Irene Sherr said...

This blog is great! Thank you for doing this. Please let me know if I can help, contribute and spread the work.

chicago pop said...

Glad you like it. We welcome your contribution!

City Observer said...

Hi guys, I posted something in the Herald's Chicken post, and it's too long to post again here. :)

Anyhow, it didn't show up, so I'm assuming that it needs to still be moderated.

I direct you all to that comment, which addresses everybody involved with this blog

Michael Bishop said...

If you'd like to involve people new to the area, providing a little more background on the issues you discuss would be helpful.


jdw said...

I just want to mention a couple things about Hyde Park's "establishment".

The first is that the "establishment" in this neighborhood is indeed distrustful of much that might disturb the status quo. Of course, many have lived here a good number of years and like Hyde Park pretty much as it is. It only follows that they'd find change threatening to their peace of mind.

The second thing is that I moved here from Texas six years ago. In my third year in HP I was asked to join the board of the Community Conference. A year later, I was recruited onto the Co-op Board. That's two of your five "establishment" boards in my first four years of living in HP.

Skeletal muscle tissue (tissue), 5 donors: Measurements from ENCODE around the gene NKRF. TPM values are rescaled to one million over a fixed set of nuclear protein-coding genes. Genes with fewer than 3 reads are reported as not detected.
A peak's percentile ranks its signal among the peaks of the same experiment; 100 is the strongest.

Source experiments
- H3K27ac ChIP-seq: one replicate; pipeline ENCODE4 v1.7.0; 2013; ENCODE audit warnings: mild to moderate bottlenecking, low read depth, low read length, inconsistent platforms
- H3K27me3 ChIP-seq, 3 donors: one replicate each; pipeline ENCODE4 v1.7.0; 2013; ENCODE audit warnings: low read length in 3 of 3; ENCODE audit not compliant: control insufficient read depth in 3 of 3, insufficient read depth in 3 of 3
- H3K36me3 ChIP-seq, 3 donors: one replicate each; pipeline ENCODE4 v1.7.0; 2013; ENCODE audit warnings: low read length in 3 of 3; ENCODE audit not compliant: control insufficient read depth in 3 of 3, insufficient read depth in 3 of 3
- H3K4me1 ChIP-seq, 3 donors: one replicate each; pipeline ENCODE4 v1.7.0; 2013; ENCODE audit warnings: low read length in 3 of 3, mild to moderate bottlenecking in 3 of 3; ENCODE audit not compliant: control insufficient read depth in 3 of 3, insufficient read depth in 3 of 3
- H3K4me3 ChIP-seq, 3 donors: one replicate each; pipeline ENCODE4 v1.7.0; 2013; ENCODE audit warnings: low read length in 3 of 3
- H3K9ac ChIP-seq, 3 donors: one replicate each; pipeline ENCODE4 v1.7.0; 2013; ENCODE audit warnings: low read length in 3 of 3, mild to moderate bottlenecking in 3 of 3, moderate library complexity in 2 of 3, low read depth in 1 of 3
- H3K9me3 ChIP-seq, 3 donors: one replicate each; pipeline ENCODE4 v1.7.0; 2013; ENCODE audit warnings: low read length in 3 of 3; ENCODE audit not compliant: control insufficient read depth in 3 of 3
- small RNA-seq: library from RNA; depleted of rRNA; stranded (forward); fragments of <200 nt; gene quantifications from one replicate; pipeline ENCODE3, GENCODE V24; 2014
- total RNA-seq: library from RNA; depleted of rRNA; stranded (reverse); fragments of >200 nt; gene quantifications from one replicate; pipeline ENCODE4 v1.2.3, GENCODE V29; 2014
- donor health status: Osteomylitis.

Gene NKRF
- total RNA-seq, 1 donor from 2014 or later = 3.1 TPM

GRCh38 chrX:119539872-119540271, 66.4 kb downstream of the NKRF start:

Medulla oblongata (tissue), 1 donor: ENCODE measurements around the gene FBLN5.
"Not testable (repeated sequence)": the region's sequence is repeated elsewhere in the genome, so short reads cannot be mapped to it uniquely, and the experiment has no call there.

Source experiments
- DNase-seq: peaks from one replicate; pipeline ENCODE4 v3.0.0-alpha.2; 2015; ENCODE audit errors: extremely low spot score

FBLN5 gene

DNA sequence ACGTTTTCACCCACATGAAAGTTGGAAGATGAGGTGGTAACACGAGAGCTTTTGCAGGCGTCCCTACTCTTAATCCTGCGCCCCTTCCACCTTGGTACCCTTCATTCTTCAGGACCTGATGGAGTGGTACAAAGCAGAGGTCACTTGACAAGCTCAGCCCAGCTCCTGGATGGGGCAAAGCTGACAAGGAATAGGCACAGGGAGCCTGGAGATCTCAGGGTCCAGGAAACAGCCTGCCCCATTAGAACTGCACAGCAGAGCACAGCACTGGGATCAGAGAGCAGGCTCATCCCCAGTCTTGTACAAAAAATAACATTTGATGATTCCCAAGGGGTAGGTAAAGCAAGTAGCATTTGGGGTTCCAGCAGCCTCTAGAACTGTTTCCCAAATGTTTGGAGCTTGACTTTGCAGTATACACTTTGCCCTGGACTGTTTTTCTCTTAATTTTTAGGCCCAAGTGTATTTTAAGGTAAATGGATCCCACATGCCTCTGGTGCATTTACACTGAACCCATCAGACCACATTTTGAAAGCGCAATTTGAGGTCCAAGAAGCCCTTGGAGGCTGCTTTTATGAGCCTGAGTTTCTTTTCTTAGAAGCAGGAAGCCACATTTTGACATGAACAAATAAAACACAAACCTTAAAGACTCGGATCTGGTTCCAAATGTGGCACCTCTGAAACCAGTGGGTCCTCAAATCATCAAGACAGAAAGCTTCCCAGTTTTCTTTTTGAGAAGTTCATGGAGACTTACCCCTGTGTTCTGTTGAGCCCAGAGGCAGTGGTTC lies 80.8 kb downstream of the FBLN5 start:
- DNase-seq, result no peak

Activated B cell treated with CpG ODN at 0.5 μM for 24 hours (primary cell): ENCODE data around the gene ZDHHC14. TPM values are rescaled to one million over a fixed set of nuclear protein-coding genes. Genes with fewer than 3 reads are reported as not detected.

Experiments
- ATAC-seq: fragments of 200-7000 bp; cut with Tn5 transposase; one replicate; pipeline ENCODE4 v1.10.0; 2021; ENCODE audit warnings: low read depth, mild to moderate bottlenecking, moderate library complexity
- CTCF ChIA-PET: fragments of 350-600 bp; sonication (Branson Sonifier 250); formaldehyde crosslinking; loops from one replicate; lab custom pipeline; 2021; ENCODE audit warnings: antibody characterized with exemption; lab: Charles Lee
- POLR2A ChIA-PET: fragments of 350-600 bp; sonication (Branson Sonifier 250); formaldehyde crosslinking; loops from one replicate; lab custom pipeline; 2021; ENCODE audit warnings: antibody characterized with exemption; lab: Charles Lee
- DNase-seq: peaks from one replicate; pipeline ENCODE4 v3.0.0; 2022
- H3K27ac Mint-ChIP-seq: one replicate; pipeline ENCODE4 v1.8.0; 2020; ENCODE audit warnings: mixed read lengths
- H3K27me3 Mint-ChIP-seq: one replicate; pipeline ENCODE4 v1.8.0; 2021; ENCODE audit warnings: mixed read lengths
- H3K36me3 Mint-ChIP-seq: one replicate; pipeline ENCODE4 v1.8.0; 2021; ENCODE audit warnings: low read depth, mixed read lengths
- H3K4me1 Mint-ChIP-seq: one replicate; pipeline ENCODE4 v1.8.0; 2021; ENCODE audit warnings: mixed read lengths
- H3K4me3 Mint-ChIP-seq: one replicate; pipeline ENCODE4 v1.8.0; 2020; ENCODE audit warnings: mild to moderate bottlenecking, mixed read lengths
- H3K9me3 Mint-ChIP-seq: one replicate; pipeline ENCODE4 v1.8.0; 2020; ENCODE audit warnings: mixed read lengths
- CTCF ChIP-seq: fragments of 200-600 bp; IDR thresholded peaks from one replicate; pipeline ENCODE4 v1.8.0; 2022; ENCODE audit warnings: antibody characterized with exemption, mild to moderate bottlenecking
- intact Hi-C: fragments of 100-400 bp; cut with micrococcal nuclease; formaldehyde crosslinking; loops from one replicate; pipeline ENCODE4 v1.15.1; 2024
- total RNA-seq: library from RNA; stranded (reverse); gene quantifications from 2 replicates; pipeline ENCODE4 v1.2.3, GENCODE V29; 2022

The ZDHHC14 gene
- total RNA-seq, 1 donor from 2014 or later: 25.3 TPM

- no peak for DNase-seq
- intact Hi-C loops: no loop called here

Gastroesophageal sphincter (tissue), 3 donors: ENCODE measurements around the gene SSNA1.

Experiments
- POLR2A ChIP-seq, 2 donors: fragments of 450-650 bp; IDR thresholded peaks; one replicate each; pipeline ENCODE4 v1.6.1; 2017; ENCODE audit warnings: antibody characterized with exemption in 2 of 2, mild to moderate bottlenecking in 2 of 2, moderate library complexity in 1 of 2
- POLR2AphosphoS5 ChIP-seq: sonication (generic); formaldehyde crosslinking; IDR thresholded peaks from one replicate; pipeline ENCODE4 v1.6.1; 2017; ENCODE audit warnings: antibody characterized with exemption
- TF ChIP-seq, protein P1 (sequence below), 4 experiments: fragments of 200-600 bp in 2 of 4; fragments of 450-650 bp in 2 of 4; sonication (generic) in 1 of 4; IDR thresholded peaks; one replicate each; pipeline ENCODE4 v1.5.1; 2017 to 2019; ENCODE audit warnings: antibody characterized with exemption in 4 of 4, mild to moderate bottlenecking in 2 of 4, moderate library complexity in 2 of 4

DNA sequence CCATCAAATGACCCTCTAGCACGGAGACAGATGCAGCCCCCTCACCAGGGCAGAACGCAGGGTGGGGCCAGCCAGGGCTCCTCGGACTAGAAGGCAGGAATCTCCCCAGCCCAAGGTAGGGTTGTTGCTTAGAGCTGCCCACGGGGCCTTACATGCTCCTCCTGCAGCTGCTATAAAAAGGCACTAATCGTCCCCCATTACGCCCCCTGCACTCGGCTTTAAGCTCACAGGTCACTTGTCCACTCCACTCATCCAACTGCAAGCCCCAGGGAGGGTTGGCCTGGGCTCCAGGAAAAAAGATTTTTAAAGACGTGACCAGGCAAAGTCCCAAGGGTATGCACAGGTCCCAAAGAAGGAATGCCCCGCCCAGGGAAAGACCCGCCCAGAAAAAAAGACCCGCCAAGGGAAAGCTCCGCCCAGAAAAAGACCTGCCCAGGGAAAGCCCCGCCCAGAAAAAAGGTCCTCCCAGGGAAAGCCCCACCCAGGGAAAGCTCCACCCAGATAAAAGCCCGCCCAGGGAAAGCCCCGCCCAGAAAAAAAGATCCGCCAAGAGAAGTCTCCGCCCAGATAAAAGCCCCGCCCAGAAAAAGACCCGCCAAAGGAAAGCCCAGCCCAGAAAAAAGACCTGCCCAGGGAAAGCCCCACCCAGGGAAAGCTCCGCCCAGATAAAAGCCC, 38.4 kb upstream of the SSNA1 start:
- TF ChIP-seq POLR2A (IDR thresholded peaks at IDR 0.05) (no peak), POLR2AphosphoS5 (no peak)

Third, the "establishment" is not only open to newcomers; it's also open to new ideas. You may not convince majorities to see things your way, but these folks will listen to what you say and try to judge your ideas on their merits rather than who your parents are or how much money you have or even how long you've been in HP.

I can live with that kind of establishment.

Concerned said...

Concerned about Hyde Park's future?

Sunday, October 14, 2007
Whither Hyde Park? Ask Eli Ungar. He owns much of it.
If you care about the future of Hyde Park, you need to come to this meeting--Tuesday evening October 16 at the HPNC at 7 p.m. Eli Ungar will meet with whoever comes, to explain what his plans are for Hyde Park.

Eli Ungar from New Jersey owns more of Hyde Park than anyone except the University of Chicago. He is the head of Antheus Capital, the Corporation that owns more than 85 properties in Hyde Park, including the Windemere and the Algonquin (6 buildings, 14 stories each), the Windemere West, the Village Center Shopping Center, and all the other buildings that have "Mac Management" written banners out front.

What does he plan to do with all these properties to make money for his investors? Will he "amenitize" them with granite counter tops and stainless steel appliances so that he can raise the rents and remove the middle class tenants? Will he reduce services and let employees go to increase the bottom line? Some questions have already been raised about the decline of service in the Algonquin and the Windemere. What about buildings in your neighborhood with the Mac Management banners outside? What is going on there?